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In re Brown

July 2, 2009


Appeals from the Superior Court of the District of Columbia (Nos. MHE128-06, 193-06, 844-05, 217-06,189-06, 372-06, 221-06, 188-06, 260-06, 191-06, 390-06, 354-06, 370-06, 252-06, 1070-05 & 190-06) (Hon. Linda Kay Davis, Trial Judge).

The opinion of the court was delivered by: King, Senior Judge

Argued February 24, 2009

Before REID and FISHER, Associate Judges, and KING, Senior Judge.

Appellants are sixteen individuals committed to the custody of the District of Columbia Department of Mental Health for an indefinite period of time, pursuant to D.C. Code § 21-545. They challenge the trial court's denial of their consolidated motion to dismiss pending civil recommitment petitions filed against them by the District of Columbia. We do not reach the merits of the appeals because we lack subject matter jurisdiction. Therefore, we dismiss the instant appeals without prejudice to possible future challenges after final judgments are entered in the trial court.


The District of Columbia Hospitalization of the Mentally Ill Act, D.C. Code §§ 21-501-592 (1973) (amended 2004) ("Ervin Act"), provided for the indefinite commitment of any person found to be "mentally ill and, because of that mental illness, is likely to injure himself or others if not committed." D.C. Code § 21-545. All of the appellants were thus committed between 1976 and 2001, and remained committed when the actions in the trial court were commenced. In December of 2002, the Council of the District of Columbia ("Council") adopted the Mental Health Commitment Act of 2002, which made significant changes to the Ervin Act. D.C. Law 14-283, amending D.C. Code §§ 21-501-592 (2007 Supp.). Most relevant to the case at bar, the Act changed the duration of civil commitments from an indefinite period of time to a period of one year. D.C. Code § 21-545 (b)(2) (2007 Supp.). Section 2(gg), later codified at D.C. Code § 21-589.01, amended by D.C. Law 16-235, provided that all indeterminate commitments would "terminate no more than 18 months from January 1, 2003," unless recommitment petitions*fn1 were filed before that date.

While most provisions of the Act took effect on April 4, 2003, the portions of the Act that limited future commitments to a period of one year and established specific procedures for recommitment required affirmative congressional approval. When it became clear that Congress would not approve these provisions within 18 months after January 1, 2003 [by July 1, 2004], the Council enacted four sequential emergency and temporary amendments to Section 2(gg) in 2004. Each provided that all indefinite commitments would expire 548 days [18 months] from the date of congressional approval of the statutes in question.

Congress approved the provisions on December 10, 2004. On July 20, 2005, the last of the Council's 2004 temporary amendments expired, and the original version of Section 2(gg) became the controlling law.*fn2 Thus, the statutory authorization for continuing the indefinite commitments lapsed on July 20, 2005.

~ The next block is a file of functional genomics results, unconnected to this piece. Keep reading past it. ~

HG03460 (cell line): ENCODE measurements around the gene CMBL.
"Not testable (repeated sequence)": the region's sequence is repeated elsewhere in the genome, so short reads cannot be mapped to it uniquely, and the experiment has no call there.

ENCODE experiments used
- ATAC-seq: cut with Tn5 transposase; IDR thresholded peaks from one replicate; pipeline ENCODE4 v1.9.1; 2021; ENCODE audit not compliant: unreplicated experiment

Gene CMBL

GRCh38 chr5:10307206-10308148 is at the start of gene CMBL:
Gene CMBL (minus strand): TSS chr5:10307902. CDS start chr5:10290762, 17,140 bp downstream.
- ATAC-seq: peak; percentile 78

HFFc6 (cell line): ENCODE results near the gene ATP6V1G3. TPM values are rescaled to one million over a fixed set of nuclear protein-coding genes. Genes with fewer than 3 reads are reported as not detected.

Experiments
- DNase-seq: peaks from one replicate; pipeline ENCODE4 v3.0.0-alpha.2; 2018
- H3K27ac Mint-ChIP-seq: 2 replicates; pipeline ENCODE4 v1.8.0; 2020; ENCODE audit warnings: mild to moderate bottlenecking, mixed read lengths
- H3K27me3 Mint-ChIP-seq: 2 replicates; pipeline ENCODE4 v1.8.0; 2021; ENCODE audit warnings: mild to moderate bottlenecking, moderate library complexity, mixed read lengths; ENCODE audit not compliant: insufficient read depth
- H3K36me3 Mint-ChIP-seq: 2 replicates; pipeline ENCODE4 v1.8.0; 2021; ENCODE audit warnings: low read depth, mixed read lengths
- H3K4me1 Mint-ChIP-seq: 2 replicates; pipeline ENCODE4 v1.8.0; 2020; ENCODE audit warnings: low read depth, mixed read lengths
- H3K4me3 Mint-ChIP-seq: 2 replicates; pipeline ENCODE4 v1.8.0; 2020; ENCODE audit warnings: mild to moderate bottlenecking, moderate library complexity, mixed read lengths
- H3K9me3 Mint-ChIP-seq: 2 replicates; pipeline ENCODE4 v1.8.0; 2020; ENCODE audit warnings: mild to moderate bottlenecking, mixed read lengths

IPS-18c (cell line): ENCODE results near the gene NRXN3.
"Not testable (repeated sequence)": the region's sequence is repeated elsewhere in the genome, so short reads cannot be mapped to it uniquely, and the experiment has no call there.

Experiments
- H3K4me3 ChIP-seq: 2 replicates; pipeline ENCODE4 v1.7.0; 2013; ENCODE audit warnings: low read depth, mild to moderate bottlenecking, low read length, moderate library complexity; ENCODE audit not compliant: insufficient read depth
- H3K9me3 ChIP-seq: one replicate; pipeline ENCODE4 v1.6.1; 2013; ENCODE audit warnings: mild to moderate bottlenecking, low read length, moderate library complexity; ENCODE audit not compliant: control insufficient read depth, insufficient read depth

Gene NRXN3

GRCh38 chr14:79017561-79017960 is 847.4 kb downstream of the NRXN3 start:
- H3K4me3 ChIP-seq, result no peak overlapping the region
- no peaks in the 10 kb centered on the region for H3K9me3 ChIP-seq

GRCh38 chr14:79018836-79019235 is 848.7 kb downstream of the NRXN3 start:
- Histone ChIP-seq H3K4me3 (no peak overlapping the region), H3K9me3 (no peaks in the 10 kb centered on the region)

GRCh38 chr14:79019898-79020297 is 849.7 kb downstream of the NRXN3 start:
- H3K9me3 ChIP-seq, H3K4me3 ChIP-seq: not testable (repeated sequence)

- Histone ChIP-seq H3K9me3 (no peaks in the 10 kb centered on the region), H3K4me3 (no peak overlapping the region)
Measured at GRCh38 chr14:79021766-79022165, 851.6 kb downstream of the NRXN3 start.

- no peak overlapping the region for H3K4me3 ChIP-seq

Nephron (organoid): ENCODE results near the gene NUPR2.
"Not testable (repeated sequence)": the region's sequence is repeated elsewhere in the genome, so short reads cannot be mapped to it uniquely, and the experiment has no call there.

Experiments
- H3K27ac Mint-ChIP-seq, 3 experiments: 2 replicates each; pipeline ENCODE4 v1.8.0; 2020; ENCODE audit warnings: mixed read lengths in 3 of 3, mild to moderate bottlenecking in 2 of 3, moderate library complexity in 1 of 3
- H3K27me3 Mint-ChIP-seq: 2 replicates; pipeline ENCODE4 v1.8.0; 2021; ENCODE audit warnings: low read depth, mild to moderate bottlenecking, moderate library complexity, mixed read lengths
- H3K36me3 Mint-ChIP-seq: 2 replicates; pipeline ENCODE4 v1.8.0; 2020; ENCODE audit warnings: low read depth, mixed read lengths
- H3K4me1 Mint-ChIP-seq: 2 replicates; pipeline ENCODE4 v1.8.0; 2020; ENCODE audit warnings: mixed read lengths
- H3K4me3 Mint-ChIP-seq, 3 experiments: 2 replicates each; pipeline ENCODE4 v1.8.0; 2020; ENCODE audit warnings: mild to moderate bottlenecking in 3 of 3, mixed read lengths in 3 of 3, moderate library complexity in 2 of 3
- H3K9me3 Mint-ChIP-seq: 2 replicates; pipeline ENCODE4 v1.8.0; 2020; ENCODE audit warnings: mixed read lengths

Apparently believing the indeterminate commitments would expire in June of 2006, eighteen months after congressional approval, the Department of Mental Health filed petitions for appellants' recommitment with the Mental Health Commission ("Commission") between October 2005 and April 2006. In May of 2006, one appellant filed the first motion to dismiss the recommitment petition "on jurisdictional grounds." The other appellants soon filed substantially verbatim motions, each arguing that the lapse of statutory authority caused his or her indefinite commitment to terminate without review on July 20, 2005. According to appellants, the government's failure to file recommitment petitions prior to that date stripped the Commission of jurisdiction to decide the petitions, necessitating dismissal of the motions to recommit.

In response to the motions filed by appellants, the Council passed a series of emergency, temporary, and permanent amendments ("2006 amendments"), all of which provided that the commitments of indefinitely committed persons expired "548 days after December 10, 2004 [the date of congressional approval], unless the Department of Mental Health has petitioned for recommitment." The amendments also state that the section "shall apply as of July 20, 2005."

Following the enactment of the first of the 2006 amendments, the District filed its response to appellants' consolidated motion to dismiss the recommitment petitions, relying on the 2006 amendments as the basis for the Commission's jurisdiction over these cases. The Commission agreed with the government's argument and denied the appellants' motions. Appellants then filed a motion for review of the Commission's order in Superior Court, continuing to seek dismissal of the petitions. Judge Linda Davis rejected appellants' arguments and denied the motions to dismiss. These appeals followed.

Before us, appellants challenge the 2006 amendments as exceeding the Council's authority under the Home Rule Act, D.C. Code § 1-201.01 et. seq. (2001), as in violation of due process, and as bills of attainder. We do not reach the merits of these arguments, because we lack subject matter jurisdiction over these appeals.


Subject to certain exceptions that are not applicable here, we have jurisdiction to review only "final orders and judgments" of the Superior Court, D.C. Code ยง 11-721 (a)(1) (2001), and "the lack of finality is a bar to appellate jurisdiction." Rolinski v. Lewis, 828 A.2d 739, 745 (D.C. 2003). "A party must ordinarily raise ...

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